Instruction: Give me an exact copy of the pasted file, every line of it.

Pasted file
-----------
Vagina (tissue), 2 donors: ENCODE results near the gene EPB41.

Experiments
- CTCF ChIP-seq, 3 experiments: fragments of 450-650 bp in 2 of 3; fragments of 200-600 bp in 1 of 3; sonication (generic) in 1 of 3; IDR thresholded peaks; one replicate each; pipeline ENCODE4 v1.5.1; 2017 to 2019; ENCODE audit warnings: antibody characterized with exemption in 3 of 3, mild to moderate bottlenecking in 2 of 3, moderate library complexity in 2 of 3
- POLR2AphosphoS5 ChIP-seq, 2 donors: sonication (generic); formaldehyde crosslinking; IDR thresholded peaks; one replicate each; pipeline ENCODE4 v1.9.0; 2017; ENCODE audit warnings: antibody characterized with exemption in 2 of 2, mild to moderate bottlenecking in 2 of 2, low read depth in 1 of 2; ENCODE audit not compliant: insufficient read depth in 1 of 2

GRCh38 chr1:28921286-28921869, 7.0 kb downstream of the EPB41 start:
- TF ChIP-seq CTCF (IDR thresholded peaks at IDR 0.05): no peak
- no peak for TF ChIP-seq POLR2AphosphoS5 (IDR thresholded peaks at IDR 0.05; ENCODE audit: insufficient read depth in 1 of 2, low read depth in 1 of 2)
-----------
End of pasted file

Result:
Vagina (tissue), 2 donors: ENCODE results near the gene EPB41.

Experiments
- CTCF ChIP-seq, 3 experiments: fragments of 450-650 bp in 2 of 3; fragments of 200-600 bp in 1 of 3; sonication (generic) in 1 of 3; IDR thresholded peaks; one replicate each; pipeline ENCODE4 v1.5.1; 2017 to 2019; ENCODE audit warnings: antibody characterized with exemption in 3 of 3, mild to moderate bottlenecking in 2 of 3, moderate library complexity in 2 of 3
- POLR2AphosphoS5 ChIP-seq, 2 donors: sonication (generic); formaldehyde crosslinking; IDR thresholded peaks; one replicate each; pipeline ENCODE4 v1.9.0; 2017; ENCODE audit warnings: antibody characterized with exemption in 2 of 2, mild to moderate bottlenecking in 2 of 2, low read depth in 1 of 2; ENCODE audit not compliant: insufficient read depth in 1 of 2

GRCh38 chr1:28921286-28921869, 7.0 kb downstream of the EPB41 start:
- TF ChIP-seq CTCF (IDR thresholded peaks at IDR 0.05): no peak
- no peak for TF ChIP-seq POLR2AphosphoS5 (IDR thresholded peaks at IDR 0.05; ENCODE audit: insufficient read depth in 1 of 2, low read depth in 1 of 2)